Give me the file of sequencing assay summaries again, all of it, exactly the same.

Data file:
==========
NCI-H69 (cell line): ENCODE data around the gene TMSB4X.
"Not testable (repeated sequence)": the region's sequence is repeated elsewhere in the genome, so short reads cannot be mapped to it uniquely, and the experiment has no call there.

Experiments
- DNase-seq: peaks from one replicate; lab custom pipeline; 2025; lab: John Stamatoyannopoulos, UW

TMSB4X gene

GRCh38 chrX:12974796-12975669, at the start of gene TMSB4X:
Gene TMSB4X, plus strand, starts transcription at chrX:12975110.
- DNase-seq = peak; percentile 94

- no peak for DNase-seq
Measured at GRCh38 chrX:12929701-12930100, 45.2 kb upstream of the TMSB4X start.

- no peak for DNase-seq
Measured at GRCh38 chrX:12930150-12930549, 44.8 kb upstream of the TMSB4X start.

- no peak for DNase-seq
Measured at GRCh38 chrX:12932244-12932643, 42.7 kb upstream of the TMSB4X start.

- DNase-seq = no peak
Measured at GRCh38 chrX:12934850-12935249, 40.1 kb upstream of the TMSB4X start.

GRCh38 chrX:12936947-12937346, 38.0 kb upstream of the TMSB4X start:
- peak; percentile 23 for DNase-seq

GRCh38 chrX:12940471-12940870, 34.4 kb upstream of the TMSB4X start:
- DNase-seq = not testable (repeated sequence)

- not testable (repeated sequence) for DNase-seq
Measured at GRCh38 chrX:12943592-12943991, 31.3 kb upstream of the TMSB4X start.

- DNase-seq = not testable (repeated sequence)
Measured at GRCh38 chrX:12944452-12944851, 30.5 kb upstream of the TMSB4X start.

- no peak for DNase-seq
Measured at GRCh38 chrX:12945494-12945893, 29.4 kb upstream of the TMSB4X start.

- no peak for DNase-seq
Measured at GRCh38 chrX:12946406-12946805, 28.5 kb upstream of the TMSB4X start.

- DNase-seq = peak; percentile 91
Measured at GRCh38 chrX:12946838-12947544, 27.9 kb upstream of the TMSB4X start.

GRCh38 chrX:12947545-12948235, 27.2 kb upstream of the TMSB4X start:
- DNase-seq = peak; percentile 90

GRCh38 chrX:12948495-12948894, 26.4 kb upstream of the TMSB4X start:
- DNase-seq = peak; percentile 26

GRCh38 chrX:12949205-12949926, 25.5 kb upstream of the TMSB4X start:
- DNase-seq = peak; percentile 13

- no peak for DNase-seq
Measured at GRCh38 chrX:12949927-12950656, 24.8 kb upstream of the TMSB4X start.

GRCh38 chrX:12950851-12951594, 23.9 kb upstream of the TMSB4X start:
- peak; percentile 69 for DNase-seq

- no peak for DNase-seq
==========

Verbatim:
NCI-H69 (cell line): ENCODE data around the gene TMSB4X.
"Not testable (repeated sequence)": the region's sequence is repeated elsewhere in the genome, so short reads cannot be mapped to it uniquely, and the experiment has no call there.

Experiments
- DNase-seq: peaks from one replicate; lab custom pipeline; 2025; lab: John Stamatoyannopoulos, UW

TMSB4X gene

GRCh38 chrX:12974796-12975669, at the start of gene TMSB4X:
Gene TMSB4X, plus strand, starts transcription at chrX:12975110.
- DNase-seq = peak; percentile 94

- no peak for DNase-seq
Measured at GRCh38 chrX:12929701-12930100, 45.2 kb upstream of the TMSB4X start.

- no peak for DNase-seq
Measured at GRCh38 chrX:12930150-12930549, 44.8 kb upstream of the TMSB4X start.

- no peak for DNase-seq
Measured at GRCh38 chrX:12932244-12932643, 42.7 kb upstream of the TMSB4X start.

- DNase-seq = no peak
Measured at GRCh38 chrX:12934850-12935249, 40.1 kb upstream of the TMSB4X start.

GRCh38 chrX:12936947-12937346, 38.0 kb upstream of the TMSB4X start:
- peak; percentile 23 for DNase-seq

GRCh38 chrX:12940471-12940870, 34.4 kb upstream of the TMSB4X start:
- DNase-seq = not testable (repeated sequence)

- not testable (repeated sequence) for DNase-seq
Measured at GRCh38 chrX:12943592-12943991, 31.3 kb upstream of the TMSB4X start.

- DNase-seq = not testable (repeated sequence)
Measured at GRCh38 chrX:12944452-12944851, 30.5 kb upstream of the TMSB4X start.

- no peak for DNase-seq
Measured at GRCh38 chrX:12945494-12945893, 29.4 kb upstream of the TMSB4X start.

- no peak for DNase-seq
Measured at GRCh38 chrX:12946406-12946805, 28.5 kb upstream of the TMSB4X start.

- DNase-seq = peak; percentile 91
Measured at GRCh38 chrX:12946838-12947544, 27.9 kb upstream of the TMSB4X start.

GRCh38 chrX:12947545-12948235, 27.2 kb upstream of the TMSB4X start:
- DNase-seq = peak; percentile 90

GRCh38 chrX:12948495-12948894, 26.4 kb upstream of the TMSB4X start:
- DNase-seq = peak; percentile 26

GRCh38 chrX:12949205-12949926, 25.5 kb upstream of the TMSB4X start:
- DNase-seq = peak; percentile 13

- no peak for DNase-seq
Measured at GRCh38 chrX:12949927-12950656, 24.8 kb upstream of the TMSB4X start.

GRCh38 chrX:12950851-12951594, 23.9 kb upstream of the TMSB4X start:
- peak; percentile 69 for DNase-seq

- no peak for DNase-seq